Scientists recently discovered and described three "previously unknown species" of carnivorous sponges in the deep waters off New Zealand and Macquarie Island.
The researchers, from NIWA, New Zealand's National Institute of Water and Atmospheric Research, say that one resembles a "tiny shrub", another has tiny bones that resemble the "jaws of a great white shark", and the third like "crochet-hooks.
New Zealand is a centre of biodiversity for marine sponges," NIWA's Dr Michelle Kelly said. "New Zealand is probably the most diverse region in the world for these carnivorous sponges and they are on isolated seamounts that could be at risk of dredging."
A visiting scientist, Professor Jean Vacelet from Centre d'Oceanologie de Marseille and Nicole Boury-Esnault made the first discovery of a carnivorous sponge only 16 years ago – in 1995 – in submarine caves in the Mediterranean Sea.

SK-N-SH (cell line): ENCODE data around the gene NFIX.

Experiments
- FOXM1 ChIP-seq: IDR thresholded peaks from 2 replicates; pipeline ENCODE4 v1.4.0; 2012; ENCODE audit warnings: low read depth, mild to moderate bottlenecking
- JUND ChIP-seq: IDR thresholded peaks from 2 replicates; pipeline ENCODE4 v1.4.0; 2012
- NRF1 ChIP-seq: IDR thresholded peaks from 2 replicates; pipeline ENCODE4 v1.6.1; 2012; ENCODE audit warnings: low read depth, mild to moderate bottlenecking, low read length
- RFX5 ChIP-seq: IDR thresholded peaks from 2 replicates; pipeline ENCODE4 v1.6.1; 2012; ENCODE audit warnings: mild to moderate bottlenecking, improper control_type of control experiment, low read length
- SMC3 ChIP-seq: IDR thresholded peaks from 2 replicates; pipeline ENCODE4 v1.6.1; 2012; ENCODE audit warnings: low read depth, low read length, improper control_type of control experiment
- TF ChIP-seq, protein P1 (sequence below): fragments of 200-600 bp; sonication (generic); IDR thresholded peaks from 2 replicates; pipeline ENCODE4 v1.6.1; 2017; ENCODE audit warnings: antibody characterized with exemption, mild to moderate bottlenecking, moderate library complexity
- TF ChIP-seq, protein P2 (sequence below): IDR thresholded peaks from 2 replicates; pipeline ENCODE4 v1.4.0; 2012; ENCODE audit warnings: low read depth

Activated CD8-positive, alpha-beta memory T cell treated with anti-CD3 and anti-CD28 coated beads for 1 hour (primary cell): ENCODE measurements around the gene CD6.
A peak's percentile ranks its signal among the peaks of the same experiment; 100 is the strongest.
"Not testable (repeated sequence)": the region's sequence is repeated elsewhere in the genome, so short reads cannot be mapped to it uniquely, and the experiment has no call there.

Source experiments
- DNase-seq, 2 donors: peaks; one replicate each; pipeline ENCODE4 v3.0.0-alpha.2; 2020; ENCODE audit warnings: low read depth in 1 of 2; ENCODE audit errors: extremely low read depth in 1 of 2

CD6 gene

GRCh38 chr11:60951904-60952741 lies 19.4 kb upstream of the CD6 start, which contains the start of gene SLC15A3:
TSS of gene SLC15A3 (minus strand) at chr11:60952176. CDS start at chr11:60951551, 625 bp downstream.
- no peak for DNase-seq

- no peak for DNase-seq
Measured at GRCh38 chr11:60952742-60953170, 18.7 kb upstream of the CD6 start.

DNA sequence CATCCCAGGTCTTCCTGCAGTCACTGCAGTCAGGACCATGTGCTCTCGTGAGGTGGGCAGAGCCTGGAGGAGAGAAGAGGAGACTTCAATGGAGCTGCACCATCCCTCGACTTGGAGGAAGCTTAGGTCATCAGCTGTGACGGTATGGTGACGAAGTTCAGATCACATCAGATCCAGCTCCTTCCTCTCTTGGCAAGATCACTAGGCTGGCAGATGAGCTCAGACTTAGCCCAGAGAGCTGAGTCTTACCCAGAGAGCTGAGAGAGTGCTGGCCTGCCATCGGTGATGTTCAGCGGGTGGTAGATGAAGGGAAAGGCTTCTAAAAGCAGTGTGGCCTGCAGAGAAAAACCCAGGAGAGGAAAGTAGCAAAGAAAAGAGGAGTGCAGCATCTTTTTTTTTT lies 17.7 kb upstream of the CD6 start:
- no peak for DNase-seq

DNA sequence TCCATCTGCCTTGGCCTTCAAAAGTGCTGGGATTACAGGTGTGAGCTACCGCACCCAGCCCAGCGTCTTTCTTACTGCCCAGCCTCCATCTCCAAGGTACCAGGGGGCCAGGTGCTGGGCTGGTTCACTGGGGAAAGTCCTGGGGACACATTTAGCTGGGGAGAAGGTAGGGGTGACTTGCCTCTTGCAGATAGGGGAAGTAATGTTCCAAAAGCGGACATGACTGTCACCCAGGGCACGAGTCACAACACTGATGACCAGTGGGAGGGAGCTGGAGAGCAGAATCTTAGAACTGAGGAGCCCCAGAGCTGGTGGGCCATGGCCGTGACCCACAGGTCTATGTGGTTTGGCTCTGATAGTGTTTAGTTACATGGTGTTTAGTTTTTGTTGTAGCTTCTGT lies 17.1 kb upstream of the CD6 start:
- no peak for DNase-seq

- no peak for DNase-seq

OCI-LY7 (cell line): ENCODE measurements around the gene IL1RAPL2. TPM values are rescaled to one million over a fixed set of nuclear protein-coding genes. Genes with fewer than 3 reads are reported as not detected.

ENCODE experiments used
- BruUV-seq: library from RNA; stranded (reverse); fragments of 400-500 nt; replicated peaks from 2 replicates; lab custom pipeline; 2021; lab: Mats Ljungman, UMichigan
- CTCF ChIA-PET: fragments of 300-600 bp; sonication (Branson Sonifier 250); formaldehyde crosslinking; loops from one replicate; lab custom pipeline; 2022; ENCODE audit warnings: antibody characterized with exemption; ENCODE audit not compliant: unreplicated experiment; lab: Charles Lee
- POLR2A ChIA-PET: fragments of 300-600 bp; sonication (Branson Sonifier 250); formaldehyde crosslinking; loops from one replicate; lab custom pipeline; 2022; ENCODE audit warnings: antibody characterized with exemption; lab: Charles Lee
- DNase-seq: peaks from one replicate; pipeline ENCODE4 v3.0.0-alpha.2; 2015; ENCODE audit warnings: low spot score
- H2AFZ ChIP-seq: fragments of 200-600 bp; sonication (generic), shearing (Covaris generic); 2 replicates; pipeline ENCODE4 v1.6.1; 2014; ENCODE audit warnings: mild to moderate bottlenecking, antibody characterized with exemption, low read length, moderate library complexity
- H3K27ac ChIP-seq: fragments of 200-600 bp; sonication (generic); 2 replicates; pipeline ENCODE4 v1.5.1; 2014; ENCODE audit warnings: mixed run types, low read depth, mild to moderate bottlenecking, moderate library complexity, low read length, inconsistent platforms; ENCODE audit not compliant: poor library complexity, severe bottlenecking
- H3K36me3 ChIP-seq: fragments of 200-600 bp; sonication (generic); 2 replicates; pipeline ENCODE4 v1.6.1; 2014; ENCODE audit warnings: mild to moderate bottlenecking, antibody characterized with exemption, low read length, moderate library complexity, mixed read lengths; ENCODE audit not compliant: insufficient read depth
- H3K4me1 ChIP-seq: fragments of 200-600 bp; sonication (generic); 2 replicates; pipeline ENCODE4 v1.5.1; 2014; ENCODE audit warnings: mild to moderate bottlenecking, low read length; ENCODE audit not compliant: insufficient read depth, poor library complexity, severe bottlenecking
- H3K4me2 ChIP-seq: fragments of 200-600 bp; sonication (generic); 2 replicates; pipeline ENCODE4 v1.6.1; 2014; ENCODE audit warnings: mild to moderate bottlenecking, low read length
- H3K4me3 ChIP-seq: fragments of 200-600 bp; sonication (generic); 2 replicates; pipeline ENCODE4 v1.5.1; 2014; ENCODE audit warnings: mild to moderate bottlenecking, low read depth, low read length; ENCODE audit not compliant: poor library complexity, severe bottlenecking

Since scientists started looking at biodiversity in this region, Dr Kelly has discovered about 37 species that she and Professor Vacelet think might also be carnivorous, "and there are probably plenty more out there!".
These three new and "astoundingly unique" species were found in the depths and darkness between 1000 and 2700 metres underwater.
Named after great white shark
The scientists named one of these Cladorhizidae finds Abyssocladia carcharias sp. nov. The species name carcharias means "sharply pointed", and the spicules resemble the jaws of the great white shark, Carcharodon carcharias. Abyssocladia carcharias was found 1071 metres underwater on Monowai Seamount in the Kermadec Volcanic Arc. The "jaws"-like spicules have "never been seen before, neither in living nor fossil sponges."
We search the seabed looking for new and interesting things. The first two carnivorous sponges have been found only in one location.
—Dr Michelle Kelly